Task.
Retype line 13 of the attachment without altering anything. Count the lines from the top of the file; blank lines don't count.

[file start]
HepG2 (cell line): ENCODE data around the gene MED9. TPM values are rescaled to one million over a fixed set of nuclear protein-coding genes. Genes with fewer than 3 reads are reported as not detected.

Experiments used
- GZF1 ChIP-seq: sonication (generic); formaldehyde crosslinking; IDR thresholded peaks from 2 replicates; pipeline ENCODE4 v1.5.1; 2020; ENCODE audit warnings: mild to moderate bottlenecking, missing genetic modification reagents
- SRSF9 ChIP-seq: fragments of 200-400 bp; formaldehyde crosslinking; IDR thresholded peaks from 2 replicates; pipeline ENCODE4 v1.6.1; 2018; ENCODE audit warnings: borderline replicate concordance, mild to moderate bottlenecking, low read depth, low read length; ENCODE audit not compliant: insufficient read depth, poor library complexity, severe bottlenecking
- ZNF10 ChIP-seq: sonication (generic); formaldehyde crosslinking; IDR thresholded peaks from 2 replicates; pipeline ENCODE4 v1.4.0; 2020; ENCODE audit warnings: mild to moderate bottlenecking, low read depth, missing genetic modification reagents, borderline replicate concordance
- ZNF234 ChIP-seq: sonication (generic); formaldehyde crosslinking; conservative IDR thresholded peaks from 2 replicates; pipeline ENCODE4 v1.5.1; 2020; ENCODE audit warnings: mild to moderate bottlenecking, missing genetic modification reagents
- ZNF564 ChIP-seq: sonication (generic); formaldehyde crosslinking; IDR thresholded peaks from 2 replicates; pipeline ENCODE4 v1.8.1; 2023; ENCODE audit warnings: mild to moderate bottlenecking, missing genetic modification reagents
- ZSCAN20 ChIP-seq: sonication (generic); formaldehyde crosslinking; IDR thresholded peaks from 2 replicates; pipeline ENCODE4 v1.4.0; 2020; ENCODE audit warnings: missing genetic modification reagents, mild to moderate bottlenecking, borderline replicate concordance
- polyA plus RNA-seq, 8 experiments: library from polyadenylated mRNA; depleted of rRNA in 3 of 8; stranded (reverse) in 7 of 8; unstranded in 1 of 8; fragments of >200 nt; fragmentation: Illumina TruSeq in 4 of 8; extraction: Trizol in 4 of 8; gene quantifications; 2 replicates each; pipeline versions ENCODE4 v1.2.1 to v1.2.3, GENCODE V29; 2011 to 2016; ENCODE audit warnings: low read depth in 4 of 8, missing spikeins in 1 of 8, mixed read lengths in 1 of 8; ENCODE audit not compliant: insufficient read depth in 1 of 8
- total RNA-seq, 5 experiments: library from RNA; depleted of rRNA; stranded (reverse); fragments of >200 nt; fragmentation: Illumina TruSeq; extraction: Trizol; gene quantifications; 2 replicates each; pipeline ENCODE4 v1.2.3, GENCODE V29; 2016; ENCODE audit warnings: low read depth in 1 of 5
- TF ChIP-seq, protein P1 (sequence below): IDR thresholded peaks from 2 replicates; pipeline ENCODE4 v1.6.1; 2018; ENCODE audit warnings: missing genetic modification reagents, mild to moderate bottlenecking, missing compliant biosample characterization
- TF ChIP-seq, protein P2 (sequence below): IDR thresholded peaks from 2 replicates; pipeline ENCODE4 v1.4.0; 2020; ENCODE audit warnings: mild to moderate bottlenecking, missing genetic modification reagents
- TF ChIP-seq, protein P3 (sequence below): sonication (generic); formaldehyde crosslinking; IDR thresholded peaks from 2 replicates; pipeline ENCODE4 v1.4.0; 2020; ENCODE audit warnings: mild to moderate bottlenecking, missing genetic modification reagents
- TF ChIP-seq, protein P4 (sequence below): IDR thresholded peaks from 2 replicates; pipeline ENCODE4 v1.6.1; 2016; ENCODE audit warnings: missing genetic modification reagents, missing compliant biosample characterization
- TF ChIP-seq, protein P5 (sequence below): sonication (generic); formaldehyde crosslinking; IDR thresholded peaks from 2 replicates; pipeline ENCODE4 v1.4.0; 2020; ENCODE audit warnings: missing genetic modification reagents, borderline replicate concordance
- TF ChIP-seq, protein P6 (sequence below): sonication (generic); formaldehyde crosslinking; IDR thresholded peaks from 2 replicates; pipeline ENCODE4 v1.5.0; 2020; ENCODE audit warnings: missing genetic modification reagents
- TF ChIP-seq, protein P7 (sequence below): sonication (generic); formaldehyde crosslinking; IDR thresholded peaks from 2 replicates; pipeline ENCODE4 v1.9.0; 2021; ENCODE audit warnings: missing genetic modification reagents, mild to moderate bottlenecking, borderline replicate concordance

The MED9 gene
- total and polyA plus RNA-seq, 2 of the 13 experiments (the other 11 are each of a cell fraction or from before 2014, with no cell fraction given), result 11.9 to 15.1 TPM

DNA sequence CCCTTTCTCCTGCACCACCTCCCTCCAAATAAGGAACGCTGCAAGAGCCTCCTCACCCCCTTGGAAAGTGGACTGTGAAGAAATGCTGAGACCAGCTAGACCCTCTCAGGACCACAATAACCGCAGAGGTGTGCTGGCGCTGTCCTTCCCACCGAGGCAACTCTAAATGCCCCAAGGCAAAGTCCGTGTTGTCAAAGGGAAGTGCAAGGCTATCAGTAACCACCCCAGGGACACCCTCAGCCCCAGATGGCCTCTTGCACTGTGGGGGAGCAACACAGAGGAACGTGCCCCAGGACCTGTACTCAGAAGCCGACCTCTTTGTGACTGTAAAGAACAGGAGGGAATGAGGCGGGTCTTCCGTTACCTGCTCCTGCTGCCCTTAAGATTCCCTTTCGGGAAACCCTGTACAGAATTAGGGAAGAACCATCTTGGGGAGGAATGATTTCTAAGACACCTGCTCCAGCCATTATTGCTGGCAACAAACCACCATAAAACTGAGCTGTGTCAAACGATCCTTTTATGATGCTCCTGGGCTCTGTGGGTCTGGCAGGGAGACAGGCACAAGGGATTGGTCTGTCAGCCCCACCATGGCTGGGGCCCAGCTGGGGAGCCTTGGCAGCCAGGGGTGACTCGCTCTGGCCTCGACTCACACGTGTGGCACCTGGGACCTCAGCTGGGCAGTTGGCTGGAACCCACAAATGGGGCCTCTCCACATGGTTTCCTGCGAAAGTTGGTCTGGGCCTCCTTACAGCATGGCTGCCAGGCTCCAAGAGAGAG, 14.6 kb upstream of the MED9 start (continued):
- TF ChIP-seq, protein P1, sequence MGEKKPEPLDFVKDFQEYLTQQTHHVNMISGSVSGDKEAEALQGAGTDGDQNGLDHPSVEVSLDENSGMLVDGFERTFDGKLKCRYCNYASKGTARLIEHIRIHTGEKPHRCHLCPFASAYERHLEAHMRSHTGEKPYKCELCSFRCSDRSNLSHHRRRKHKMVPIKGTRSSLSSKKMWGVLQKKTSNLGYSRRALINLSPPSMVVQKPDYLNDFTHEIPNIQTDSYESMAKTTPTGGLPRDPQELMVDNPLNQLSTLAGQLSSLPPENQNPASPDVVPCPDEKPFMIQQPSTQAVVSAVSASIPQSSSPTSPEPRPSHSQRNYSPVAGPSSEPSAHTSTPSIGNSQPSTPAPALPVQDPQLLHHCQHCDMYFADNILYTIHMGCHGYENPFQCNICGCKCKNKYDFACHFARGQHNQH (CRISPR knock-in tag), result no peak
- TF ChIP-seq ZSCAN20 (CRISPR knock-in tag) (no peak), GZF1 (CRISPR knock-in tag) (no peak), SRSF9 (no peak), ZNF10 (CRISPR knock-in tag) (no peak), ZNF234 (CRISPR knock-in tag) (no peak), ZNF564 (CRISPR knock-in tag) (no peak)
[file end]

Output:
- TF ChIP-seq, protein P3 (sequence below): sonication (generic); formaldehyde crosslinking; IDR thresholded peaks from 2 replicates; pipeline ENCODE4 v1.4.0; 2020; ENCODE audit warnings: mild to moderate bottlenecking, missing genetic modification reagents